Research is still very important, the more I work on historical stories. I want to try to evoke an earlier time, not just refer to it. Art history has been my studio teacher, as well. That began in childhood, with a book of American Twentieth Century paintings that I pored over for years. Their muscular, nitty gritty approach to reality was exactly what I wanted. I rejected anything “pretty.”

Mirette on the High Wire won a Caldecott Medal. The artistic style is subtly different than its predecessors. Talk about how your style changed for this book and how it continues to evolve.

The style of Mirette is really due to Nanette Stevenson, who was then art director at Putnam.I presented her with pen and ink sketches (colored in). “You have to paint this book,” she said. A story set in Paris in the age of Impressionists and pot-Impressionists couldn’t be drawn.

I knew she was right, but that didn’t mean I could do it! Drawing a scene or a composition automatically ordered it, in my experience. I didn’t have the technique for creating foreground, background, light, shadow, detail, etc., with just brushes and color. I finally tackled it by practicing and allowing myself to fail, as I had as a small child, after my mother suggested I try to “get it right” when I drew something. After 35 tries, I settled on a way to go forward with one scene. Also, just before I turned it in, I repainted most of the book. It was all quite fraught!

After that I painted quite a few books and enjoyed refining my style. But the reproduction was never satisfactory — too fuzzy — and I often reverted to drawing.

Mirette has become a short film and is in the works for a feature length film. How were you involved in this process? What do you think of your book being turned into a different medium? What is gained or lost in the translation?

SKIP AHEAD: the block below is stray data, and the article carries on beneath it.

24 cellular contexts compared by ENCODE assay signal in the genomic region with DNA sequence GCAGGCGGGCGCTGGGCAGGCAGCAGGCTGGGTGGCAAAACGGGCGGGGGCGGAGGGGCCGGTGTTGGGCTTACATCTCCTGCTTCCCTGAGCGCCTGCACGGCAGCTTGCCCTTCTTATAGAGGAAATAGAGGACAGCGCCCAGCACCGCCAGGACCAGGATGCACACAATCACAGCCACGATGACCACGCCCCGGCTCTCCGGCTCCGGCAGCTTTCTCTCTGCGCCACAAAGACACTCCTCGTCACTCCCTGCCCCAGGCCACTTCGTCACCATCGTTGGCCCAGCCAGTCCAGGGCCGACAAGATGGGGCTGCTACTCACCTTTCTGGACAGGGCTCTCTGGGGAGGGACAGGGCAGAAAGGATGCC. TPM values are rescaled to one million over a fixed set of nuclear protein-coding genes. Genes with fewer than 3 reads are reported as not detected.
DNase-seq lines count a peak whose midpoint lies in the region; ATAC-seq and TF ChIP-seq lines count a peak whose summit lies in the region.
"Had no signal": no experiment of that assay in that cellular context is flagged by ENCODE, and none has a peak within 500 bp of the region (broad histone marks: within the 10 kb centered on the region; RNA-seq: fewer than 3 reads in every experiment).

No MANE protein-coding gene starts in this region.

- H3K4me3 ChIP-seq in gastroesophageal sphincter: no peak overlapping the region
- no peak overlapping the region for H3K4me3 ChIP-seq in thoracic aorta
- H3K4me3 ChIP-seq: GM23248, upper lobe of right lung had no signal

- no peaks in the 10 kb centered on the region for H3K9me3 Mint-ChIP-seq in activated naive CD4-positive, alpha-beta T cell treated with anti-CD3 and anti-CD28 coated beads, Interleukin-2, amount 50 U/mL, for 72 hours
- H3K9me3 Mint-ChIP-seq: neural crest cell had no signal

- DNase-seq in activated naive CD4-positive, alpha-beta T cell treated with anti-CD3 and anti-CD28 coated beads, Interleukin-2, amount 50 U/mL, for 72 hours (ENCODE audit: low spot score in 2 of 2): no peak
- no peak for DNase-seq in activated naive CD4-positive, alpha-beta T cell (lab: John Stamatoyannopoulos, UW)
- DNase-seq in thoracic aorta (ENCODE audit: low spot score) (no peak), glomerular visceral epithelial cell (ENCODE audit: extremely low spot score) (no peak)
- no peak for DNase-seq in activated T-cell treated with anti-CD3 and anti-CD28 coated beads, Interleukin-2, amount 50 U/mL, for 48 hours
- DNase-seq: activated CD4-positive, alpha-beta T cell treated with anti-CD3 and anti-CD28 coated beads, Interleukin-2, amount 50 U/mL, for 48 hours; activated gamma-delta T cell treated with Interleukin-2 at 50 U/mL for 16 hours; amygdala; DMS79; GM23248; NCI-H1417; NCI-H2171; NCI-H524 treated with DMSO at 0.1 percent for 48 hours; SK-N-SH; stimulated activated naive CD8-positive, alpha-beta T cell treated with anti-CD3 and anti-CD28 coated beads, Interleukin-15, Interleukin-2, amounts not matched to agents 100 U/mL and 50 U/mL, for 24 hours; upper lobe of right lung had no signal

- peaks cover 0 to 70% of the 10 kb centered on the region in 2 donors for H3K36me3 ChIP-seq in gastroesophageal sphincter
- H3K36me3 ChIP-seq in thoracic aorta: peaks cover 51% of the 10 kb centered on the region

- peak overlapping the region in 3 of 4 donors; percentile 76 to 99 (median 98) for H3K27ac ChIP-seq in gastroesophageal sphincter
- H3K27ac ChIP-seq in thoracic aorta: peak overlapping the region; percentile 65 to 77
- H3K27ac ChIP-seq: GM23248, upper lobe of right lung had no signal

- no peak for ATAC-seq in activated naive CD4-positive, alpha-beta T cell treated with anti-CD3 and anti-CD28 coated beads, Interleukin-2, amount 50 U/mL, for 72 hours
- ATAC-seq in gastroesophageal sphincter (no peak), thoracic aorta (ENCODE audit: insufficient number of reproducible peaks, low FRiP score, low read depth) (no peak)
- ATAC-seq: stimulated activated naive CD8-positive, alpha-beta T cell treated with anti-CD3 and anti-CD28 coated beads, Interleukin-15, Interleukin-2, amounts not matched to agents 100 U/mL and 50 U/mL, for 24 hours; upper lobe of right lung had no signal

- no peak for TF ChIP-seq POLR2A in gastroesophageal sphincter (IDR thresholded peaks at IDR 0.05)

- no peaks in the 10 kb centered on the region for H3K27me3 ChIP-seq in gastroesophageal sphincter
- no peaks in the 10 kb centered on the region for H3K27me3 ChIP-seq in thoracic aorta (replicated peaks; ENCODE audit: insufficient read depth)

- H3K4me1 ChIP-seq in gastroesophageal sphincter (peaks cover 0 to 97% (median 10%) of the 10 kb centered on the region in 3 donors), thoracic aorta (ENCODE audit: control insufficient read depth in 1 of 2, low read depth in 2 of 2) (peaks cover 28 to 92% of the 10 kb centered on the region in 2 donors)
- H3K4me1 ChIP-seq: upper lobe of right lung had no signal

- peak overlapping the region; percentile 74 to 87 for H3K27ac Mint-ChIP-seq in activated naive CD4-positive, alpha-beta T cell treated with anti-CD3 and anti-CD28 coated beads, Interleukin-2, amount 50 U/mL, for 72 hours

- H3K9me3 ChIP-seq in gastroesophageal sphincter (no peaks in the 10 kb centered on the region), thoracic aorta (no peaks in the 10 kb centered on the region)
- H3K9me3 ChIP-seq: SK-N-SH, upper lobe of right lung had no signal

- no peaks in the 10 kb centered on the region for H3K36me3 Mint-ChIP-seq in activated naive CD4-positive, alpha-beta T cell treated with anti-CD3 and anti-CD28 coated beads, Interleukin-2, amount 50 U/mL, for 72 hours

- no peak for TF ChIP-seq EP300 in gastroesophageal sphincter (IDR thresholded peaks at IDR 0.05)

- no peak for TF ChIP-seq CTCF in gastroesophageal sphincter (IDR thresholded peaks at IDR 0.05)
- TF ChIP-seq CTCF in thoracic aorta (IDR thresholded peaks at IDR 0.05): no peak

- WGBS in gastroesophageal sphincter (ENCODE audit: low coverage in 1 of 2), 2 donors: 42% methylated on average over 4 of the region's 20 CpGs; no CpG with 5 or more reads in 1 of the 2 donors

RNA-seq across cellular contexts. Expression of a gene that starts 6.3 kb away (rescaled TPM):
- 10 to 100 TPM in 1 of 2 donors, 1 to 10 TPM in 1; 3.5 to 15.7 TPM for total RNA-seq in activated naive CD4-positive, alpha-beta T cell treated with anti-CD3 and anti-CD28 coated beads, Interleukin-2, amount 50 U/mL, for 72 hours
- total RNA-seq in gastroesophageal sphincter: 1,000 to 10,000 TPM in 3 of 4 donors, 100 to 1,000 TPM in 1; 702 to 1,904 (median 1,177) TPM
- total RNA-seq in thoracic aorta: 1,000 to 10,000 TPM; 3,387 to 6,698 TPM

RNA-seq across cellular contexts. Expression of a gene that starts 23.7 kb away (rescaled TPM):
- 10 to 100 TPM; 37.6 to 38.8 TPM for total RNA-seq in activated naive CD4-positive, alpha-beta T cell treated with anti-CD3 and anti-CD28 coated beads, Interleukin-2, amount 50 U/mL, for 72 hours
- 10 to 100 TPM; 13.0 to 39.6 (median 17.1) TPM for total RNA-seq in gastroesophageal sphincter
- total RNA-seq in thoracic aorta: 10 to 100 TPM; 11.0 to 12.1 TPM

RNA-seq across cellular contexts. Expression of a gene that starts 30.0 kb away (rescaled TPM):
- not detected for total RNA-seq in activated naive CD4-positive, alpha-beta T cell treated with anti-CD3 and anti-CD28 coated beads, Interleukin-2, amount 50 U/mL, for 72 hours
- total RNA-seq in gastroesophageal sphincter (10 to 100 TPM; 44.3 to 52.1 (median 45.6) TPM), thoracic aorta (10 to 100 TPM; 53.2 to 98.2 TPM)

So far, the movie MIRETTE has been an unalloyed joy. The director, Helen O’Hanlon, treated the book with near reverence and me with great respect. I approved of everything along the way and was invited to participate in a weeklong shoot in the Dordogne. Being there, with the dedicated crew, the brilliant cast in a lovely medieval French town, was blissful, one of those times that seems to float above ordinary life

The film only enhances my story, as narrative and as metaphor.  With wonderful actors, the relationship between Mirette and Bellini becomes palpable. And nothing can beat the sheer terror of looking down from the high wire!

Helen is trying to raise money now for a feature. It will depart from the book- it has to- but I hope that Dixie Egerickx, now shooting a remake of The Secret Garden, will again play Mirette.

Recently, you’ve written and illustrated books about real places and people. Does this satisfy your creativity in the same way that purely imagined stories do?

I am very much satisfied by treating historical subjects. It’s fun to create solely from my imagination, but I don’t feel the world needs that from me. I do think children need to know history, to feel its importance and immediacy, to find patterns in events and learn ways to judge them. Most of all, they need to be citizens, sharing responsibilities with all the other children growing up in a nation with a history.

Needing to express myself is different than being on a mission, but telling stories from history involves both.

What’s next for Emily Arnold McCully?

My biography of Ada Byron Lovelace will be out from Candlewick early next year. It’s been really interesting and also fun to write about a gothic life that ended too soon, nearly forgotten for 100 years. Ada was a fascinating girl and woman who inhabited a milieu tI’ve always been drawn to.

I continue to turn out early readers for Holiday House, mostly featuring an intrepid little engineer elephant. I’m also working on nonfiction picture books and a long Civil War spy story. Right now I am launching this summer’s vegetable and flower gardens and itching to get out on a tennis court.

Visit Emily McCully at her official website (opens in a new window).

About the Author

Reading Rockets’ children’s literature expert, Maria Salvadore, brings you into her world as she explores the best ways to use kids’ books both inside — and outside — of the classroom.

Publication Date
May 31, 2018

Related Topics

Children’s Books